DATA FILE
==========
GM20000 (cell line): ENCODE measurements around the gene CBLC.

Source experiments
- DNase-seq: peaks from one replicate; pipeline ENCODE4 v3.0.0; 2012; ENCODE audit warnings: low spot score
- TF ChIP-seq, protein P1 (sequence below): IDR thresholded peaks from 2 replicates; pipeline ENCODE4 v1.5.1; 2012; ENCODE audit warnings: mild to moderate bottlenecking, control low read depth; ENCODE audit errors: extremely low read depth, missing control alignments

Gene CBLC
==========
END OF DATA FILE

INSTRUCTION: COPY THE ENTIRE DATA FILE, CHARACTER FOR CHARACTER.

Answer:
GM20000 (cell line): ENCODE measurements around the gene CBLC.

Source experiments
- DNase-seq: peaks from one replicate; pipeline ENCODE4 v3.0.0; 2012; ENCODE audit warnings: low spot score
- TF ChIP-seq, protein P1 (sequence below): IDR thresholded peaks from 2 replicates; pipeline ENCODE4 v1.5.1; 2012; ENCODE audit warnings: mild to moderate bottlenecking, control low read depth; ENCODE audit errors: extremely low read depth, missing control alignments

Gene CBLC